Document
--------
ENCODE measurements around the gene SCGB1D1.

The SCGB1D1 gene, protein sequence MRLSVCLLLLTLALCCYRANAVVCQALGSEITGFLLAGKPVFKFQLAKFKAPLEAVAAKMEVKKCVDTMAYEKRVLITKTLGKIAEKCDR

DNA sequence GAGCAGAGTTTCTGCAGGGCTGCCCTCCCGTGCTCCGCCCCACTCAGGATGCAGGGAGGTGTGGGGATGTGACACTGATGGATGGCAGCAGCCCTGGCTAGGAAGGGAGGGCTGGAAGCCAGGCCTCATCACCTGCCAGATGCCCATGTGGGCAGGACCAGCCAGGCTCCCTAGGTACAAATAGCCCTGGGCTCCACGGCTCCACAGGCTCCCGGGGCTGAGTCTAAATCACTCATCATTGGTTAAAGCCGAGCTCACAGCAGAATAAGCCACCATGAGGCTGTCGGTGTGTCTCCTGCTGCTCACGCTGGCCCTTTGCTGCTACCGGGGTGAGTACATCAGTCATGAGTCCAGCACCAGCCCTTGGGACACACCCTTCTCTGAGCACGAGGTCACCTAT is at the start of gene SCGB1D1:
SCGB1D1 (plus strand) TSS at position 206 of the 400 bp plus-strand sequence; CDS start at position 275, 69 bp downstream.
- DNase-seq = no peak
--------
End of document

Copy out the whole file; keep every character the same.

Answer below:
ENCODE measurements around the gene SCGB1D1.

The SCGB1D1 gene, protein sequence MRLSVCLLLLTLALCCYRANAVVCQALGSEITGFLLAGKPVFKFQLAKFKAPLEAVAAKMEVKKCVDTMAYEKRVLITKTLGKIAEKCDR

DNA sequence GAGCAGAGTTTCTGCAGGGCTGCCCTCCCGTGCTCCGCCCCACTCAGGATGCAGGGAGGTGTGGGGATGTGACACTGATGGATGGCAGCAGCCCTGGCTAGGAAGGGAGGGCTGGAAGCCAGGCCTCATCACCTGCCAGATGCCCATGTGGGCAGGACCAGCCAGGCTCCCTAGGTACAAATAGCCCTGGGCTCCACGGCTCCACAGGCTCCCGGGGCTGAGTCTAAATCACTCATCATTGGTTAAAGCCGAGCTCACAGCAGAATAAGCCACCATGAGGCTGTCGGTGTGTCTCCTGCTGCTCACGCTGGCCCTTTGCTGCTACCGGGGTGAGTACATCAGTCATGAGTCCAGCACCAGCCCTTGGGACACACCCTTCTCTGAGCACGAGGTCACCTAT is at the start of gene SCGB1D1:
SCGB1D1 (plus strand) TSS at position 206 of the 400 bp plus-strand sequence; CDS start at position 275, 69 bp downstream.
- DNase-seq = no peak